After that, and while Owen was finishing up, Joe and I started stringing some lights outside. While I was attempting to let him own the task, he too was taking a very negative tone – often crossing the line into downright being disrespectful. As with many pre-teens he seems deaf to this. Doesn’t see how the tone in which he speaks to adults and peers impacts how he is treated. The disrespect both boys display towards me specifically I think they see as ‘in-fun’, but it grates on me and wears me down. Yet, at the time I thought is was nothing a coffee wouldn’t fix. So I parent, and tried to move on.
However, by the time we got to working on the ginger bread train I could tell my temper was short. It was already getting late and I knew we were tired … I could feel we were tired. I should have pulled the plug and saved the cookies, eggnog, and gingerbread train for another night. We should have snuggled into bed, read more of our book and gone to sleep all cuddled up together. That is the moment I long for today. That is not what we did…
Instead, we pushed forward. We put the cookies on to bake and started on the train. The complaining got worse, fun smack talk turned into negative comments, instructions were not followed or not even heard, the cookies were burnt and our night spiraled out of control. You could hear the tone getting sharp and I was done with it. Boys may be boys, and brothers may show love through smack talk … but I could not handle any more negative and disrespectful talk, I could not handle any more instructions going completely disregarded, I could not handle … any of it. I snapped. The night came apart in an instant.
With my older son headed outside in tears, I sent Owen upstairs to bed. He was now upset that he was being punished for my blow up towards Joe. But the night was over, which I tried to explain but I don’t think that made the moment any better. My words had just cut Joe deep … I knew it, and I could not take them back.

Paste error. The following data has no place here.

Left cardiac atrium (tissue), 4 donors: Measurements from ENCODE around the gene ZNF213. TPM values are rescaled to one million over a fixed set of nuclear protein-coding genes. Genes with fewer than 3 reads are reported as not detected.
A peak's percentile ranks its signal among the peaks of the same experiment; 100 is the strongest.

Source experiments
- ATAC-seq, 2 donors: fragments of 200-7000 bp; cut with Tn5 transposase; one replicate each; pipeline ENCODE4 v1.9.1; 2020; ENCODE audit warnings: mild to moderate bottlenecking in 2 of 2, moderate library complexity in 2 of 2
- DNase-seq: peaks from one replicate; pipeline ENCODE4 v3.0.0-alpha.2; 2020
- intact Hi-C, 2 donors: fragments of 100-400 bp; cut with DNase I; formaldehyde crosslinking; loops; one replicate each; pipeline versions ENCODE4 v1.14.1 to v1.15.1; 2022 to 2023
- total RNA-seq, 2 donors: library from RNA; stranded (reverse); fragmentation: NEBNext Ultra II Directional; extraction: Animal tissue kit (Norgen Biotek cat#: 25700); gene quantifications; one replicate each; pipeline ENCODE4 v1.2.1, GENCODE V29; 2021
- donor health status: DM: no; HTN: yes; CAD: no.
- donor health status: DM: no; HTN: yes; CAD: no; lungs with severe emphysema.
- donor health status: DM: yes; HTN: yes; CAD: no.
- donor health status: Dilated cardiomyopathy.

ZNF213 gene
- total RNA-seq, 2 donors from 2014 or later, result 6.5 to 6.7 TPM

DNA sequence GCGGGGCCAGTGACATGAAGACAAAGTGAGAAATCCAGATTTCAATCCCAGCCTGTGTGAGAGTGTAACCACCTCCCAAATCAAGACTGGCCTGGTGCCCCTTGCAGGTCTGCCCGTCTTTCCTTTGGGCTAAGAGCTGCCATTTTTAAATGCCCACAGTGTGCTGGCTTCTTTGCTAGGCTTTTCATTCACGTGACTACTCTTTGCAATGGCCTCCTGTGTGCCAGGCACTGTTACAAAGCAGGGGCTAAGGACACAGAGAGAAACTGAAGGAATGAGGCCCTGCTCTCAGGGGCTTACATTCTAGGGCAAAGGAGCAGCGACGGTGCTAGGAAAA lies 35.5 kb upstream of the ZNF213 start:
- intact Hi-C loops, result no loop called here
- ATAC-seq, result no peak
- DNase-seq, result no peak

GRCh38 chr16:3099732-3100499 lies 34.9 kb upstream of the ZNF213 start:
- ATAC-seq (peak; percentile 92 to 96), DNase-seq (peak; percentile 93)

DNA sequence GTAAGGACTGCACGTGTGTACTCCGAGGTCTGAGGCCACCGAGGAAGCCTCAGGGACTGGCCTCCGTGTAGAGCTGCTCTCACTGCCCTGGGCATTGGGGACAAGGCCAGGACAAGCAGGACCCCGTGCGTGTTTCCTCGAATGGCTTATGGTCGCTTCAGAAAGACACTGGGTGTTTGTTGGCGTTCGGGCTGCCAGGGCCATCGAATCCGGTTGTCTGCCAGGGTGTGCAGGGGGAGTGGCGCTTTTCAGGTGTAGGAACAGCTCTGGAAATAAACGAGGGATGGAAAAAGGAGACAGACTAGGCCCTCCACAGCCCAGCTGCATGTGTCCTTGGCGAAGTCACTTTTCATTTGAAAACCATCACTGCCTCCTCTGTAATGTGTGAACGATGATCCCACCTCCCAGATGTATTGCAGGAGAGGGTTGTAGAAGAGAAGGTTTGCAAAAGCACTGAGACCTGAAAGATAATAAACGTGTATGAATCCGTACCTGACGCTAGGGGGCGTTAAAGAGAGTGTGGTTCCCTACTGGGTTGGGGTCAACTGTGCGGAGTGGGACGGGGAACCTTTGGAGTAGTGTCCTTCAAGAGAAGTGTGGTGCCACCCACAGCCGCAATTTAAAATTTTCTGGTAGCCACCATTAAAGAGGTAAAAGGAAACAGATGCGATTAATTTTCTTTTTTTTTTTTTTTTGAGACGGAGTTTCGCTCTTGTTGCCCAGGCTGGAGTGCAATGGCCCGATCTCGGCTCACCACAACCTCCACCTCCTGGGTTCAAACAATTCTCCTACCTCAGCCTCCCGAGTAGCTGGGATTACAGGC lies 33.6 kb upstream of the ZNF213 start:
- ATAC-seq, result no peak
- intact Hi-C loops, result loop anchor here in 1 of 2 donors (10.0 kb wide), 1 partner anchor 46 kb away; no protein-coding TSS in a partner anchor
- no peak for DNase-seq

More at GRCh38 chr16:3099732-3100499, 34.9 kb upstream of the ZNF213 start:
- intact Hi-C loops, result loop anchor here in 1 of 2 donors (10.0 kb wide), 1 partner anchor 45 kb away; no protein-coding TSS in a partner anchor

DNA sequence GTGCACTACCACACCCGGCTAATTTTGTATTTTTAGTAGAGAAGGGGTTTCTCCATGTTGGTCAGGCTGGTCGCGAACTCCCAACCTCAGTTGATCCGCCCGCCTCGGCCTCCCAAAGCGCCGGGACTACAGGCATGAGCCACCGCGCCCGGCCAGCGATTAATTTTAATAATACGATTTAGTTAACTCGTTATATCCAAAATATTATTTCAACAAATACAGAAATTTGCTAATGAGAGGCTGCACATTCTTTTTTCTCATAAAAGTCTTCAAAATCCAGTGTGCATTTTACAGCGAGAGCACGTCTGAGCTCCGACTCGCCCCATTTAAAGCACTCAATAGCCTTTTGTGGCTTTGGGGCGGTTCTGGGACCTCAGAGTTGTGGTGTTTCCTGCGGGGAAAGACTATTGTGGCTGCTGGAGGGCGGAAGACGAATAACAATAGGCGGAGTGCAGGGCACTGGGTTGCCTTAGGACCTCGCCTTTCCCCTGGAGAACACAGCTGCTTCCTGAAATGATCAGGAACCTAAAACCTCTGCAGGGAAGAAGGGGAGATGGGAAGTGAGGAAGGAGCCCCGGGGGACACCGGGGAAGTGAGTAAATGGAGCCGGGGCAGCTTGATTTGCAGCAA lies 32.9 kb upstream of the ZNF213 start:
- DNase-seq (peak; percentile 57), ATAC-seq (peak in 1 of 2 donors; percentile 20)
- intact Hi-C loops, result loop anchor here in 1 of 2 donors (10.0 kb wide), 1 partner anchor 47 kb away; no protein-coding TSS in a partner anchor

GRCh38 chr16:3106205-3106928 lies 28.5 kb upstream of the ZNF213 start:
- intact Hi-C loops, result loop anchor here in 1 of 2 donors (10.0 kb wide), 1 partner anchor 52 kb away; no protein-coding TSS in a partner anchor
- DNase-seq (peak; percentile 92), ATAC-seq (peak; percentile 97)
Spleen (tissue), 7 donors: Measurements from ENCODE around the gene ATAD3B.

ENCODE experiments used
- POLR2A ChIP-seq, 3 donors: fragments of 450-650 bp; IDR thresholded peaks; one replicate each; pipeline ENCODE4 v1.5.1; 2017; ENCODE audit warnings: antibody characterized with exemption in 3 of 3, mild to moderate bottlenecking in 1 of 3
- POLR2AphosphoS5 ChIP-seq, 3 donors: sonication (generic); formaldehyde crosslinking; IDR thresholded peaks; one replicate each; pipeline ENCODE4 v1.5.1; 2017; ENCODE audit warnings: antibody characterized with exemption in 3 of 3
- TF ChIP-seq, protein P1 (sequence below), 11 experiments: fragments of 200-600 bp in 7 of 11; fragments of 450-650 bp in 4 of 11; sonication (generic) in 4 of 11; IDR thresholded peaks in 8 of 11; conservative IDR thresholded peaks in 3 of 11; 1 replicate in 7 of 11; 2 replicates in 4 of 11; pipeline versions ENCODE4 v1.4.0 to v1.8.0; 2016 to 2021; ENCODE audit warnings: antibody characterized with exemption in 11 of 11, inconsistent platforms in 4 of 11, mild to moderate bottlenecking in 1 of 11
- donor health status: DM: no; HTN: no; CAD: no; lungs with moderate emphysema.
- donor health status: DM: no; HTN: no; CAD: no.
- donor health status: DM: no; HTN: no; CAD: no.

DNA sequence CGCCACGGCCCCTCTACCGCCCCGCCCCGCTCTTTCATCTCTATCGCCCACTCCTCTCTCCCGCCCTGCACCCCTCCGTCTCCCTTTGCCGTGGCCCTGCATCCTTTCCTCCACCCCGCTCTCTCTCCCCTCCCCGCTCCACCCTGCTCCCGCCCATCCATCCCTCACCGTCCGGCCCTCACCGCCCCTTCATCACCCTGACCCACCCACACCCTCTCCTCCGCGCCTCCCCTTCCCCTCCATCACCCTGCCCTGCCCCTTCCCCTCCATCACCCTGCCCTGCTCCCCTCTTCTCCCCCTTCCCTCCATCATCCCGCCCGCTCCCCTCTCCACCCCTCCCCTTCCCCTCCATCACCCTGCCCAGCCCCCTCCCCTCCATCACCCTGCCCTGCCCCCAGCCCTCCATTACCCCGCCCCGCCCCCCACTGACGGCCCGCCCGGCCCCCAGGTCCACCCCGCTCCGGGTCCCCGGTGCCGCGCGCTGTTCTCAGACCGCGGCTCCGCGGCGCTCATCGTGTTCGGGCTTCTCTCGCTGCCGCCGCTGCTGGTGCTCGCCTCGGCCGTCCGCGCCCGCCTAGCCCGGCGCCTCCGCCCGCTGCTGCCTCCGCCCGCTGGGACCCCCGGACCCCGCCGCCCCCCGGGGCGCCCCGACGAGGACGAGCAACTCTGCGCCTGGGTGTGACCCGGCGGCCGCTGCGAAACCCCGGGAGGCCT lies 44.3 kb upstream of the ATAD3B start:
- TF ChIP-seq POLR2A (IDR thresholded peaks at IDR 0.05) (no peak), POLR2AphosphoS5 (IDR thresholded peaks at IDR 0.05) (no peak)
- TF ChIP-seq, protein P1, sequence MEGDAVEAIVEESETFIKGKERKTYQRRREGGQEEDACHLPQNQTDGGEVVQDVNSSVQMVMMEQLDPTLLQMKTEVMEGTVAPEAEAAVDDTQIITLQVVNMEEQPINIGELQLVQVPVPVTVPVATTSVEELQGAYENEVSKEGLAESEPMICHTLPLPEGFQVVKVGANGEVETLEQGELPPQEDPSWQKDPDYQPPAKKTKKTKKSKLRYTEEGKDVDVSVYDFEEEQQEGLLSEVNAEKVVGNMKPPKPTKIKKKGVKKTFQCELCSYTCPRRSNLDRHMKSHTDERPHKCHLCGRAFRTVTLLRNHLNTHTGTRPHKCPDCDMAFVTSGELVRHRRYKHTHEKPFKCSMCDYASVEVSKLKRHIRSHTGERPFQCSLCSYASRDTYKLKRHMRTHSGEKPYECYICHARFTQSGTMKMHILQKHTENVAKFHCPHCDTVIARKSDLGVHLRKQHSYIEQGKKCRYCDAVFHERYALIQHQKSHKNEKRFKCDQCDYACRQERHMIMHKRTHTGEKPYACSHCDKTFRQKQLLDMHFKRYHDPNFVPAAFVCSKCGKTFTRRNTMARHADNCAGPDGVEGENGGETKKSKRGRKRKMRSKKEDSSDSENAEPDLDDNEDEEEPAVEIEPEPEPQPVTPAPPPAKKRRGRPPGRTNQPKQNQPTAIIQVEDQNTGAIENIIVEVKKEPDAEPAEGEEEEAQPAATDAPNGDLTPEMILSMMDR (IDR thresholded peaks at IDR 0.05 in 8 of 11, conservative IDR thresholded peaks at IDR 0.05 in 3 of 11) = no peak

My heart sank as I sat there, I am better than this … I have to be better than this.
Words spoken in anger cut with the edge of raw emotion
After a few moments I joined Joe outside, looking to comfort and repair … he was having none of it. What transposed was a parenting scene in our driveway for all to see. A battle between teenager and parent that was leaving us both emotionally bloodied, it wasn’t pretty. This is not how I want to be seen as a father, this is not how I want to BE as a father.
Yet, out of the anger, disrespect, and pain we opened up some of our emotions. Things kept inside and bottled up. Things I wasn’t expecting to hear, but did not surprise me. They stung, not because they were directed at me but because I know I had just fed into them. Into his fears, self doubt, and pain. Everything changed in that moment, defenses came down. I sat there an listened. I tried to pass along that he wasn’t alone, that I was there and that I understood. However, by this point we were drained … it was time for bed. All we could do was share a hug.
I was wrong and I will do better!
As I tucked him into bed I apologized and took ownership for the things I said, I shared my love, concern, and understanding. By the time he was in bed and his head resting on his pillow much of the anger had been dismissed. Just wish we had more time in the morning because there is still so much I feel is left to do.
I am not the perfect parent, not even close. I like to share all the joys, all the adventures, and all the fun … but parenting is hard, and sometimes we get it wrong. Sometimes we are human to.